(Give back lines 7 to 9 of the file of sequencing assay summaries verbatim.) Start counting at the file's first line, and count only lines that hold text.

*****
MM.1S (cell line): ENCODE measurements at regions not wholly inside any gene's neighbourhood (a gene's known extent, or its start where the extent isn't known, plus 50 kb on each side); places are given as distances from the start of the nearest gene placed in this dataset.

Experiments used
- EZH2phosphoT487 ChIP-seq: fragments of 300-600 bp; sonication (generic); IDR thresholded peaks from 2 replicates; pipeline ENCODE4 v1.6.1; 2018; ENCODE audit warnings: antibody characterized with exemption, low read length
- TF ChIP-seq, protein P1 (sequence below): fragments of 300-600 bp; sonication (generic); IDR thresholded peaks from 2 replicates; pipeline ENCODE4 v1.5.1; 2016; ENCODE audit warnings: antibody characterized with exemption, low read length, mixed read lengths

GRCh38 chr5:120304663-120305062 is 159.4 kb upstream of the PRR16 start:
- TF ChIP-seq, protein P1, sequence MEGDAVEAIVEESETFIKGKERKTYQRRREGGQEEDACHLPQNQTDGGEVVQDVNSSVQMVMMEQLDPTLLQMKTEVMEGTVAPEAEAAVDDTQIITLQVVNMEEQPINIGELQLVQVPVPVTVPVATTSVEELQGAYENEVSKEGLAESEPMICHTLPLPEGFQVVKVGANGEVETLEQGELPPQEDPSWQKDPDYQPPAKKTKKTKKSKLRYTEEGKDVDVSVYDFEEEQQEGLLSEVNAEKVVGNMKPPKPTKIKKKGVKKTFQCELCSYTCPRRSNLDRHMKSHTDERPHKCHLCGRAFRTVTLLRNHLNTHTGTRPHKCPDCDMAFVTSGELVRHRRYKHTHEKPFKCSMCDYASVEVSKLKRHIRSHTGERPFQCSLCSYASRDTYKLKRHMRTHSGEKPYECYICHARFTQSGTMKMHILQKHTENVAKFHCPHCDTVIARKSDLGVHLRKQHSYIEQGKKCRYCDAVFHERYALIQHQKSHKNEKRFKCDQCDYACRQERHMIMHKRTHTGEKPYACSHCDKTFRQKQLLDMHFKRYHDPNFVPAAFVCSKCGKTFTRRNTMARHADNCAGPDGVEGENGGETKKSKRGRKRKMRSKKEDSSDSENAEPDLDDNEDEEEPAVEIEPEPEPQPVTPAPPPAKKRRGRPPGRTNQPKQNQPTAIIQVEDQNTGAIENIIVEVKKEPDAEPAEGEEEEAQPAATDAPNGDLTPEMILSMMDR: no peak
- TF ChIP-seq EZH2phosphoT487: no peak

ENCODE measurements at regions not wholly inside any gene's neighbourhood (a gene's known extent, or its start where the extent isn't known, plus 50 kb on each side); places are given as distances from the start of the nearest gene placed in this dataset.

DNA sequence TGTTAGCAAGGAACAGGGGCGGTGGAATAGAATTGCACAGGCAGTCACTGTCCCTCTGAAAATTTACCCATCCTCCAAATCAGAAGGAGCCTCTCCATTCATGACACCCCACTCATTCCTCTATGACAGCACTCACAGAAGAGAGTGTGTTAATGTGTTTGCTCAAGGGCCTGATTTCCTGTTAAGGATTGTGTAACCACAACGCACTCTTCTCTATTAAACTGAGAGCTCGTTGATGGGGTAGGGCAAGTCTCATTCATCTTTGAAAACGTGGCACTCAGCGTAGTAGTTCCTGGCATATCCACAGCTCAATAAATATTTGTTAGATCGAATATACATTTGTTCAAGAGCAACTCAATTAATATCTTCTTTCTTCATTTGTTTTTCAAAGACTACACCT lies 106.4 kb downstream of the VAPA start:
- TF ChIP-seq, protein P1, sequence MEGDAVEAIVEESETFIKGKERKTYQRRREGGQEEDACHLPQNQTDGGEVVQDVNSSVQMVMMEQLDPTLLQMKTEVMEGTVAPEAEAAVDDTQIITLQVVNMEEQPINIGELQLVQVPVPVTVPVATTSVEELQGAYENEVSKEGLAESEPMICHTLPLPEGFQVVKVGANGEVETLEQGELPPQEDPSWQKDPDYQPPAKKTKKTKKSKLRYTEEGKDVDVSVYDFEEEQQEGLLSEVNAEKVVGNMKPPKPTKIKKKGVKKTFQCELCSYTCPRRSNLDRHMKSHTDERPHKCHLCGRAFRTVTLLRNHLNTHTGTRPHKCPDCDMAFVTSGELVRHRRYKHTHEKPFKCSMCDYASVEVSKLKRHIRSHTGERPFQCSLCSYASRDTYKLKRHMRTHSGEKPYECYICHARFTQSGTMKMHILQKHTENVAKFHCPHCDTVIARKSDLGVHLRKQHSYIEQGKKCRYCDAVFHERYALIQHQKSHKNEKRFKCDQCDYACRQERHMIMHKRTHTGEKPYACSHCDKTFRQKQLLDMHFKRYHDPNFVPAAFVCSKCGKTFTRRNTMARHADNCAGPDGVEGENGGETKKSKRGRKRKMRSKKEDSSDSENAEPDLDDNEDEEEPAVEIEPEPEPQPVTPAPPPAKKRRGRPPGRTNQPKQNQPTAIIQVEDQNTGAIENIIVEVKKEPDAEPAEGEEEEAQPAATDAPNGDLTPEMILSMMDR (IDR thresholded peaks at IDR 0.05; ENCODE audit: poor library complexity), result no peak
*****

- TF ChIP-seq EZH2phosphoT487: no peak

ENCODE measurements at regions not wholly inside any gene's neighbourhood (a gene's known extent, or its start where the extent isn't known, plus 50 kb on each side); places are given as distances from the start of the nearest gene placed in this dataset.

DNA sequence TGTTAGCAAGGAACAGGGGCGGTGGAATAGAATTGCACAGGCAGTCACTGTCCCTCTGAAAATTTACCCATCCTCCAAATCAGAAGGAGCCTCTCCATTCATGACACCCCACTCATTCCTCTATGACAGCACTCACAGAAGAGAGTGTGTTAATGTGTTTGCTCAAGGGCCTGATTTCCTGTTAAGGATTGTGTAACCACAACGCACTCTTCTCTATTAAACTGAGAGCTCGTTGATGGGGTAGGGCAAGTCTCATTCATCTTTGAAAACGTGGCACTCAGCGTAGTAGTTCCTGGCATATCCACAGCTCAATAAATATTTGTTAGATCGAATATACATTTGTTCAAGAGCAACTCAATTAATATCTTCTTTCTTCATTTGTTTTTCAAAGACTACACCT lies 106.4 kb downstream of the VAPA start: